Character

Home > The Compositive Model > Character

Compositive Model

Character

Developing a child’s whole heart means developing his or her character. Many schools claim to feature character education, and promote positive character traits with slogans on walls and a sincere but often shallow dedication to promoting those traits in their students.

Compositive believes that authentic whole heart education goes deep, and comprises an engrained, ongoing feature of a whole child education.

We believe whole heart education helps develop character in ways that fall into general categories: moral character and performance character.

What we call moral character provides the foundation for successful interpersonal relationships and ethical behavior. These qualities include modesty/humility, spirituality (broadly defined, as described below), authenticity/honesty/integrity, and a range of social and emotional abilities.

Moral Character

What we call moral character provides the foundation for successful interpersonal relationships and ethical behavior. These qualities include modesty/humility, spirituality (broadly defined, as described below), authenticity/honesty/integrity, and a range of social and emotional abilities.

View Moral Character

Authenticity / Honesty / Integrity

Authenticity, honesty and integrity are presenting oneself in a genuine way and acting in a sincere way; being without pretense; and taking responsibility for one’s feelings and actions. Research has found that these attributes correlate with positive outcomes like high academic achievement, and fewer social-emotional problems among young people.

Read more

Modesty-Humility

Modesty/humility means “letting one’s accomplishments speak for themselves, not seeking the spotlight, and not regarding oneself as more special than one is,” according to one research team. Researchers have found that humility is a key attribute of youths who have established a sense of purpose.

Read more

Social & Emotional Abilities

Social and emotional abilities encompass skills needed for effective and ethical relationships and work. One study says social and emotional skills include “recognizing and managing emotions, developing caring and concern for others, establishing positive relationships, making responsible decisions, and handling challenging situations constructively and ethically.” Social-emotional and academic learning are interdependent.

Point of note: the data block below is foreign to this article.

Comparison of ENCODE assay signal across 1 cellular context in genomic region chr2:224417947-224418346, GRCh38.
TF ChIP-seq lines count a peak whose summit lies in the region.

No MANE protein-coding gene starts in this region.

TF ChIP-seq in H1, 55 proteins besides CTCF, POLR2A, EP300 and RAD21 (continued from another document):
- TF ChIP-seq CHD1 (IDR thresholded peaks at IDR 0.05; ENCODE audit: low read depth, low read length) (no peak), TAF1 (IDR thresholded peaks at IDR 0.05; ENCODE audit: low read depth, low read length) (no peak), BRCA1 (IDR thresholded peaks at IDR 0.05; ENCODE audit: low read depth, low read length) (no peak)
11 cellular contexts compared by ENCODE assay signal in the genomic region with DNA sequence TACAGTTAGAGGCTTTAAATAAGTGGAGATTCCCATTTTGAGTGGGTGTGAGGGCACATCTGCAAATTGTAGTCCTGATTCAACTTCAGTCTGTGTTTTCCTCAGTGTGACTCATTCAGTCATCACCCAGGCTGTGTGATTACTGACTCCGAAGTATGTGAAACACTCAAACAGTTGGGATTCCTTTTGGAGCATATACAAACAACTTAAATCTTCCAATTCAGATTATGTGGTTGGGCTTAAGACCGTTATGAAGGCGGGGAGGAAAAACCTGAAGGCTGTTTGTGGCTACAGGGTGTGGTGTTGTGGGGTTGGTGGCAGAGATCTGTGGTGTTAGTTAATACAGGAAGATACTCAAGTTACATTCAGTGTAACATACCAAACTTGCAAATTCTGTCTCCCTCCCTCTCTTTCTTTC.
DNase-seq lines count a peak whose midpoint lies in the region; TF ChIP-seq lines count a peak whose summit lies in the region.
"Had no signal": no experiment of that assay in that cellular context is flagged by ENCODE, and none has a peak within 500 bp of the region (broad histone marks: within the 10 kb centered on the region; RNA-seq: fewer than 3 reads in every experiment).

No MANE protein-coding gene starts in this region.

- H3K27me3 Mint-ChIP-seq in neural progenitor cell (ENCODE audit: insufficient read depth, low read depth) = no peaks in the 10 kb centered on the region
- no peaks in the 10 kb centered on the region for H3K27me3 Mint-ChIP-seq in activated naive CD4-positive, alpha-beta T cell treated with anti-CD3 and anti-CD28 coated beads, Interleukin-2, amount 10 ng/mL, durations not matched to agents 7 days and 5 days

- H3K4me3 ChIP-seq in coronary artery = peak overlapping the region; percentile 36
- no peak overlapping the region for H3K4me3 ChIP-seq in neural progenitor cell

Read more

Spirituality

Spirituality in its broader definition means having beliefs about the higher purpose and meaning of life that shape conduct and provide comfort. Although spirituality and religiosity are often conflated, research attempting to disentangle the two has found that broader spiritual beliefs were significant predictors of happiness. Youths who participate in religious activities have a significantly lower incidence of risky behaviors and a higher likelihood of positive behaviors.

Read more

Performance Character

Performance character defines qualities an individual needs to realize his or her potential in academics, extra-curricular activities, the workplace, and other areas of endeavor. These qualities include self-control, creativity and curiosity, motivational mindsets and purpose (rephrase?), and resilience.

View Performance Character

Curiosity & Creativity

Creativity resists any one simple, neat definition. But one workable description is “thinking of novel and productive ways to conceptualize and do things.” Creativity makes people of all ages more open to a variety of experiences. And among adults, it’s moderately associated with higher levels of life satisfaction. Curiosity is taking an interest in ongoing experience for its own sake. Challenging academic environments have been found to accentuate the positive effects of curiosity.

Read more

Motivational Mindsets & Purpose

A growth mindset (as opposed to a fix mindset) boosts academic performance. Carol Dweck writes: “In a growth mindset students understand that their talents and abilities can be developed through effort, good teaching and persistence.”

Read more

Resilience

Resilience is the ability to adapt dynamically to significant adversity. Connections with caring adults and a positive community help build resilience. Early competence and attachment relationships provide children with the resources to deal with adversity as they grow. 

Read more

Self control

A commonly accepted definition of self-control among social scientists is “voluntary self-governance in the service of personally valued goals and standards.” Self-control is a better predictor of academic performance than IQ among adolescents. It is malleable and can be improved through intervention. Finally, self-control has many benefits, including decreased risk-taking, fewer health problems, and a decreased risk for addiction.

Read more
Upload Background Image
Drop File

Take our quiz!

This short quiz will help you gain an understanding of your child’s development
as it relates to our whole child education model. 

Take Our Quiz

Learn more about Compositive's independent school, located in Aurora, Colorado.

Upload Background Image
Drop File